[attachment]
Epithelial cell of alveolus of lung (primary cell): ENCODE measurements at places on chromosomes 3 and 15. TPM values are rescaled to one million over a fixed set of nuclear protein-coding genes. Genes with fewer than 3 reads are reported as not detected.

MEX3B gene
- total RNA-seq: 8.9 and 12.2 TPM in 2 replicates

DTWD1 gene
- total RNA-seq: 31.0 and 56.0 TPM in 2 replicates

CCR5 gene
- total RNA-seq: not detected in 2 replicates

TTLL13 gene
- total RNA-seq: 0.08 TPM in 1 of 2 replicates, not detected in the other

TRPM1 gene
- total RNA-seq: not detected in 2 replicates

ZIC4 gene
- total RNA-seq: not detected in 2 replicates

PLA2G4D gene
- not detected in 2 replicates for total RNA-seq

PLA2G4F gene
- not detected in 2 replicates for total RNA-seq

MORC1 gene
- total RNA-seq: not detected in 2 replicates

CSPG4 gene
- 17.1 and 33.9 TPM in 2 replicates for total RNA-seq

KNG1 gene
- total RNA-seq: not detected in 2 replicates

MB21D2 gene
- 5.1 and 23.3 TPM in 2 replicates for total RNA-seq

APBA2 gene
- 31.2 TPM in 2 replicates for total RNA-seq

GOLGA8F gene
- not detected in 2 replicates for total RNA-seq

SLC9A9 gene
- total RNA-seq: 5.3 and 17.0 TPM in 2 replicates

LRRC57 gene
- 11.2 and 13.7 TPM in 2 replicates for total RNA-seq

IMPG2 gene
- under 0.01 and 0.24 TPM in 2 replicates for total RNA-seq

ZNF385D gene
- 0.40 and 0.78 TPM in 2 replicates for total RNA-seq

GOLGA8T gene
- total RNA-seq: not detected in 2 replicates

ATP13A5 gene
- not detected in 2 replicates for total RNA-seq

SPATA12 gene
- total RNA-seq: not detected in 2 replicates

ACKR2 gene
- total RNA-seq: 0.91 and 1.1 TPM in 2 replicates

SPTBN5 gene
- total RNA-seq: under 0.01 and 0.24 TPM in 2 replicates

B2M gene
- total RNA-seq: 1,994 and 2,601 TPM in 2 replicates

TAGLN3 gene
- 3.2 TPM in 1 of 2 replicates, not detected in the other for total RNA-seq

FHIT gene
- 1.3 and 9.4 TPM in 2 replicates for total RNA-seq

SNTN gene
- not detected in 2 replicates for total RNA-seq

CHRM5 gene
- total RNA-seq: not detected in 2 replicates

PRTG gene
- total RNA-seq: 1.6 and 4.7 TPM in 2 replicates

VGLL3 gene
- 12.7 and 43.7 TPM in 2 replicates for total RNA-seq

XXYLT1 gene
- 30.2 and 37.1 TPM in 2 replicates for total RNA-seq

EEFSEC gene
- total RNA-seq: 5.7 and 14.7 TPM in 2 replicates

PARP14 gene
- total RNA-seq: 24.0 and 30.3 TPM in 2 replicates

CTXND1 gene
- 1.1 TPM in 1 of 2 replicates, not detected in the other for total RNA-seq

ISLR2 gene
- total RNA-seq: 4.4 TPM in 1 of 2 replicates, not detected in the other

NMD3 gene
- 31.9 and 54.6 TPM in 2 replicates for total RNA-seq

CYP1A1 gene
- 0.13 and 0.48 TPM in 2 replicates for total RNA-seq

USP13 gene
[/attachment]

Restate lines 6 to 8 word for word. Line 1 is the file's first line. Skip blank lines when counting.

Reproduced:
CCR5 gene
- total RNA-seq: not detected in 2 replicates

TTLL13 gene